Chance to study a flight of fancy

Andrew Haines at Cambridge. Photo supplied.
Andrew Haines at Cambridge. Photo supplied.
Studying at Cambridge is magical. A bit like Harry Potter, Andrew Haines tells Kim Dungey.

Studying at Cambridge is such an incredible experience that Andrew Haines sometimes needs a reality check.

"It's an amazing place and sometimes I have to pinch myself and take a minute to remember that I actually do live here," says the former Dunedin man.

Since receiving an Otago Daily Times Class Act award in 2004, Haines has been awarded a top scholarship and is now doing a PhD in physics in the nanophotonics centre at the University of Cambridge.

Studying there is fantastic, "both in the superlative sense and in the sense of being fantasy-like", he says.

"I mean, the university was around before New Zealand was even settled. It was founded in 1209, so I got to enjoy the 800th anniversary celebrations when I arrived, and even the "new" buildings predate the Europeans' arrival in New Zealand. That's mind-bogglingly old.

"It's hard not to draw comparisons with Harry Potter. The buildings could easily be sets from the movie ... and students frequently get around in academic robes, which are worn to formal dinners most nights of the week."

Undergraduates receive a "staggering" amount of one-on-one tutoring and as a postgraduate student, he is in a well-funded lab with talented people doing world-class research.

Haines started out at the University of Otago doing computer science and maths but the one physics paper he picked up as a timetable-filler captured his imagination so he pursued that.

After graduating with a bachelor of science (hons) degree, he received the Woolf Fisher scholarship which is given annually to three New Zealand students with outstanding academic abilities. The award is worth about $100,000 a year, including tuition fees, living expenses and flights home, and enables recipients to complete up to four years of study at either Cambridge or Oxford.

His younger brother, Ross (Class Act recipient 2007), won the same scholarship last year and will soon embark on doctoral study at Oxford.

Sons of scientists, the brothers grew up in Mosgiel and were both duxes of Taieri College but are studying different subjects. Ross plans to use advanced statistical techniques to help explain how the English language has evolved over time while Andrew's field of nanophotonics is concerned with the production of materials that interact with light in interesting and sometimes surprising ways.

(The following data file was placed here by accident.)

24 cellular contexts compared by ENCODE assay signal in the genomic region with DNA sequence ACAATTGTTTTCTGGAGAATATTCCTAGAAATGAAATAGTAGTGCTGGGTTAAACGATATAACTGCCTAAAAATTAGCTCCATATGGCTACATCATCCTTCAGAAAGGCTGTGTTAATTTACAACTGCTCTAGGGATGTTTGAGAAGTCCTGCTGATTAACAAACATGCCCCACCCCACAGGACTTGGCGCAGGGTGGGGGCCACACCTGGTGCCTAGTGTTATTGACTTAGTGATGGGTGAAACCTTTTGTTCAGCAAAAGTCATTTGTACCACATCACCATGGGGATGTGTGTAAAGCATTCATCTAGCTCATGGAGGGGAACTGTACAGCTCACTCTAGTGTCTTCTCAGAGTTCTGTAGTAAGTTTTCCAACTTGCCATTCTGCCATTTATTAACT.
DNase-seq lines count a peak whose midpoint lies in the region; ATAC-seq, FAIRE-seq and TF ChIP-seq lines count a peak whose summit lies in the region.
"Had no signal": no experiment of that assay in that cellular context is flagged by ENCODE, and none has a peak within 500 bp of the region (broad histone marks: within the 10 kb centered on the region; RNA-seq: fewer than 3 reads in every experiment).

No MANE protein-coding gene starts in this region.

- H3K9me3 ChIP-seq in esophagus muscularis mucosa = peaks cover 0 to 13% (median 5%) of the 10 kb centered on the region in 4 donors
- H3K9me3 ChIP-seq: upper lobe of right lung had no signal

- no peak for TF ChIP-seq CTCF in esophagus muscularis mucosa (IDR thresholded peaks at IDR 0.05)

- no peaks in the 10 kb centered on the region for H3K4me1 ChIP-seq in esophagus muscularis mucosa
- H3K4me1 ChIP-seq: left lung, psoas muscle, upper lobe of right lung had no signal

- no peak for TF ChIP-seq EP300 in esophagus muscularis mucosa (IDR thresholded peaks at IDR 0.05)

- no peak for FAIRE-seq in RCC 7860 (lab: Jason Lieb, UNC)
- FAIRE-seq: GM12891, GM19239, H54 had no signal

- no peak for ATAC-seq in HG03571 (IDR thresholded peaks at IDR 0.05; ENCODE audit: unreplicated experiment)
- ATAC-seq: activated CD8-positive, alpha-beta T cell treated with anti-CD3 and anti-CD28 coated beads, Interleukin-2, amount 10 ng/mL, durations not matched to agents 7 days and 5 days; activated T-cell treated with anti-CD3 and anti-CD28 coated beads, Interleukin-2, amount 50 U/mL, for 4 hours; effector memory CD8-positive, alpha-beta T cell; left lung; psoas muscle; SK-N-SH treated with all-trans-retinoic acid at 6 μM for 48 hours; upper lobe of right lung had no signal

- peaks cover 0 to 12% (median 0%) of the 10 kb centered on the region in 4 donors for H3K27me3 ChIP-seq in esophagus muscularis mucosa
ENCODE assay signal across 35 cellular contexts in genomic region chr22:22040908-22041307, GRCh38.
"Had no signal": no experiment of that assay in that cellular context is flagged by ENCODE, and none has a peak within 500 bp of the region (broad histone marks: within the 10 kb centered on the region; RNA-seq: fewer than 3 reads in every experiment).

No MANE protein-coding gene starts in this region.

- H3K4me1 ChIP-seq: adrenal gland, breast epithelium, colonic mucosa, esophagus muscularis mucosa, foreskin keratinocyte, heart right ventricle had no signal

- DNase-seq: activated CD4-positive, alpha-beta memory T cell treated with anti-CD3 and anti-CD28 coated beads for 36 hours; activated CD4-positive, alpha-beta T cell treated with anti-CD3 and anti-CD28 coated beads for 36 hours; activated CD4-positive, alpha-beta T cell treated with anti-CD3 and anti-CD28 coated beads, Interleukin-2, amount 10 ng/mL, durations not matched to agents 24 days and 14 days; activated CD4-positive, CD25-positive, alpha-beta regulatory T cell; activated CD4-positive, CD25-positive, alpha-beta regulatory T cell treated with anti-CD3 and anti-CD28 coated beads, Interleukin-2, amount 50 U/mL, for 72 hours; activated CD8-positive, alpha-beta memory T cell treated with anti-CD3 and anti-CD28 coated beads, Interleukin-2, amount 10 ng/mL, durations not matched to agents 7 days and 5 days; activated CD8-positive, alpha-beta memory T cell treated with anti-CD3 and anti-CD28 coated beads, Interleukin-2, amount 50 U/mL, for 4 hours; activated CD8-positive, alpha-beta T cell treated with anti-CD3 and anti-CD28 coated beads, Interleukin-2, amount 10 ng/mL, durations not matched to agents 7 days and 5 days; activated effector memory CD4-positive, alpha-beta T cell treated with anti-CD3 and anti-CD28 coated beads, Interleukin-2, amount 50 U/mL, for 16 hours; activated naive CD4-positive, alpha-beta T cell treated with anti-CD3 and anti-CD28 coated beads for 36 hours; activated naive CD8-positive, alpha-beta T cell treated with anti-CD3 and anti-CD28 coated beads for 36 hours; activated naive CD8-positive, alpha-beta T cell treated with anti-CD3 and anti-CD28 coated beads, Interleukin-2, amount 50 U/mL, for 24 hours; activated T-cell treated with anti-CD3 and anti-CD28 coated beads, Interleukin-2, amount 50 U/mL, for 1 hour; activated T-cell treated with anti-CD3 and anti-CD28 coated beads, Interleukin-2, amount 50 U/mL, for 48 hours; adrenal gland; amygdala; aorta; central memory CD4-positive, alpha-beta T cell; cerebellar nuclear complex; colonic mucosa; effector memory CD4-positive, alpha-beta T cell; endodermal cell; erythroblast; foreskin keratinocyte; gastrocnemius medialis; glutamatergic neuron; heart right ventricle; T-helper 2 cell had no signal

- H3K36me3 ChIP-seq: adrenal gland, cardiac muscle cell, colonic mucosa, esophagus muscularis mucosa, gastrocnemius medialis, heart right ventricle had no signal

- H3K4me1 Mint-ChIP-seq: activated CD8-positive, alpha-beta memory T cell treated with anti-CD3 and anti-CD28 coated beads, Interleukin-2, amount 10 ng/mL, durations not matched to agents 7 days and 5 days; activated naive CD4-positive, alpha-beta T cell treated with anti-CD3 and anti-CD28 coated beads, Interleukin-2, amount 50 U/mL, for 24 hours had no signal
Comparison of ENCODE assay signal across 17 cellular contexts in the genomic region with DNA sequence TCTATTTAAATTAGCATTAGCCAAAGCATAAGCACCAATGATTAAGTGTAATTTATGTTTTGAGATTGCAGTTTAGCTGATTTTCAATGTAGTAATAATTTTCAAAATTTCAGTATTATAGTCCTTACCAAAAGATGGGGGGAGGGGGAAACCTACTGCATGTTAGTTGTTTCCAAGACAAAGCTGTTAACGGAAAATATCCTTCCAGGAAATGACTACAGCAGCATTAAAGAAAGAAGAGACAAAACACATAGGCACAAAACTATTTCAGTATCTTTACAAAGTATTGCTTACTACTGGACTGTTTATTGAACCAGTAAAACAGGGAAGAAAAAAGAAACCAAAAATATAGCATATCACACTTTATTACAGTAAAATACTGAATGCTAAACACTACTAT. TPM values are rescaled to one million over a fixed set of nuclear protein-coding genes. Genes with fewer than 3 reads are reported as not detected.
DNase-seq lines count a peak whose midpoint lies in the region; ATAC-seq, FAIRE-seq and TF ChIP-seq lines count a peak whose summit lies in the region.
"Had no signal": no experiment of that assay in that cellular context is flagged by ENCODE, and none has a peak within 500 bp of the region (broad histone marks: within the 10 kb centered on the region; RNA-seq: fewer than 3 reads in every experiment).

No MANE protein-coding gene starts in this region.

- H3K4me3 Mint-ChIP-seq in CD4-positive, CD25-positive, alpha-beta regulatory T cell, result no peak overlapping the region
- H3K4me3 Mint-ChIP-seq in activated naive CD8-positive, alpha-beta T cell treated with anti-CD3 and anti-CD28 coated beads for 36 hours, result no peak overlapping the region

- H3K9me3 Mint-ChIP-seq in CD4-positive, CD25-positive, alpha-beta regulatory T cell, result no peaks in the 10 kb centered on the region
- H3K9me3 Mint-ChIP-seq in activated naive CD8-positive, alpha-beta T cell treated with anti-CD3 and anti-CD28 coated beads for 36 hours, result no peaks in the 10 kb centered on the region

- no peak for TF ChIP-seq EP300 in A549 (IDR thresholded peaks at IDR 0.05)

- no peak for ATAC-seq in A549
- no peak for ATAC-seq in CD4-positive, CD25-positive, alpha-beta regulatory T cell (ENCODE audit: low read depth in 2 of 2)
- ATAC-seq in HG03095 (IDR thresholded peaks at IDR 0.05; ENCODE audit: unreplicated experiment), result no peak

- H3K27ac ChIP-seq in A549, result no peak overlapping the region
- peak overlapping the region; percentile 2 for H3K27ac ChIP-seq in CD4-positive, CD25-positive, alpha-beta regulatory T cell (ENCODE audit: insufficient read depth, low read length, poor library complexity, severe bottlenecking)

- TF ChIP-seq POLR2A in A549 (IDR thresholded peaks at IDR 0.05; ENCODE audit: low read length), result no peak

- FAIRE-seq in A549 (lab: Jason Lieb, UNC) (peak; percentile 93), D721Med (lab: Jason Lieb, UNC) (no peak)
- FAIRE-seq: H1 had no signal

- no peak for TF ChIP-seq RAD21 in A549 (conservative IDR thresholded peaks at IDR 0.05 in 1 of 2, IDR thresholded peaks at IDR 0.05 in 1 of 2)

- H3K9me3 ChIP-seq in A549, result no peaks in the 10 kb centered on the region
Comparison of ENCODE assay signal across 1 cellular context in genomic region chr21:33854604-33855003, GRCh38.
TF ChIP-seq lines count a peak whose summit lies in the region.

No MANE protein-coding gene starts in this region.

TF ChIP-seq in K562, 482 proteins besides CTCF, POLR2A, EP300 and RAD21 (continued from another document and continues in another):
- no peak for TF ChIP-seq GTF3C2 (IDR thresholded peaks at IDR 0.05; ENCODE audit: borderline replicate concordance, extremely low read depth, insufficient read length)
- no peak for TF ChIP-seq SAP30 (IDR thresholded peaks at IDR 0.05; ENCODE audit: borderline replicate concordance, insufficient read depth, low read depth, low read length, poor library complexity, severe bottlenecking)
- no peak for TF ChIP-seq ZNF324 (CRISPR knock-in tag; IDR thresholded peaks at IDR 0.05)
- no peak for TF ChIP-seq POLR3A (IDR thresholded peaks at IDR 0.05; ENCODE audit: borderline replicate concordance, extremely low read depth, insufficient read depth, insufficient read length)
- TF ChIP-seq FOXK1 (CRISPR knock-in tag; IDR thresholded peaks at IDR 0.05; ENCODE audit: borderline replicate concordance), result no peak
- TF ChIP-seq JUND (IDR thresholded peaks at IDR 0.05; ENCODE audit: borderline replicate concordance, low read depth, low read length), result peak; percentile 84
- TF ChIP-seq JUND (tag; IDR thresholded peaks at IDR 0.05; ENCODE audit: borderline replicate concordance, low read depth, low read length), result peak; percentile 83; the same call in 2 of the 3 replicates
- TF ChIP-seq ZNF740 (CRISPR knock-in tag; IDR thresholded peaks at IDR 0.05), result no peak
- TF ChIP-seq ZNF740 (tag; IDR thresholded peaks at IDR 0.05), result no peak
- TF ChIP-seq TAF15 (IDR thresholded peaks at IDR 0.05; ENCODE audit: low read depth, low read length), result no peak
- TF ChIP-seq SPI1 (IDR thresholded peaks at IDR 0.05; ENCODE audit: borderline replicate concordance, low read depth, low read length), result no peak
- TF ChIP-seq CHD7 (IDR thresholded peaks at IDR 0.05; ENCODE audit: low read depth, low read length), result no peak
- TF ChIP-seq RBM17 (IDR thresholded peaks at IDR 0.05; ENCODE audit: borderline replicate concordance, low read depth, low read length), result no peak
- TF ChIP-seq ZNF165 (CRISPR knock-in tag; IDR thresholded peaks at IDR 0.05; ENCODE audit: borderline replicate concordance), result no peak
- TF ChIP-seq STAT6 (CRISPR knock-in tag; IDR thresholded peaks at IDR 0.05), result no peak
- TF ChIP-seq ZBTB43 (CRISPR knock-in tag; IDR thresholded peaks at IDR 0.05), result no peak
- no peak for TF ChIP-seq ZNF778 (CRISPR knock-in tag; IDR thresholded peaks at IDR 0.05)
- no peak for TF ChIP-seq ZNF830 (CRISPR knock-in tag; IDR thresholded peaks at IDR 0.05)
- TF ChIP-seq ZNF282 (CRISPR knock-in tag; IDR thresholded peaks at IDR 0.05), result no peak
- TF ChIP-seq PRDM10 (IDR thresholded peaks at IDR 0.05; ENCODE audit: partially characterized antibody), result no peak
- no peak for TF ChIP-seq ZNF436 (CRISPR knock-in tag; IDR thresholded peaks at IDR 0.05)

This is achieved by engineering structures on the scale of the wavelength of light - a few hundred nanometers or a thousandth of the width of a human hair.

Nanophotonic devices can slow light down to walking speed, trap it entirely or bend it the "wrong" way, leading to the much publicised "invisibility cloak", he explains, adding that his research is in the area of polymer opals.

Synthetic opals can be formed from glass or even plastic spheres but the drying process is slow and the resulting crystals fragile.

"The polyester opals we make in the lab are formed by coating hard polystyrene spheres in soft ... shells which merge together when squashed to form a continuous matrix between the hard cores. When shear is applied to the material by rolling it into a thin sheet, the cores are forced into nice ordered layers exactly like those found in the gemstone."

Durable and visually distinctive but hard to reproduce, these polymer opals could have applications in security, for example, banknotes or product packaging. Because they change colour dramatically when stretched, polymer opal coatings could be used to detect strain on things that are not supposed to stretch or bend too much, such as building foundations and seatbelts. The material could also be used in many of the areas we already use plastics, a field that has considerable commercial potential because, unlike dyes, colours generated by structured materials never fade.

Haines (24), doubts he will continue with physics after graduating but believes the skills he has picked up from his studies will be useful in other areas. He wants to get into industry rather than staying in the "comparatively sheltered" life of academia and will probably work overseas before returning to New Zealand.

"Basically I'm going to take it as it comes," he says. "It's worked for me so far."


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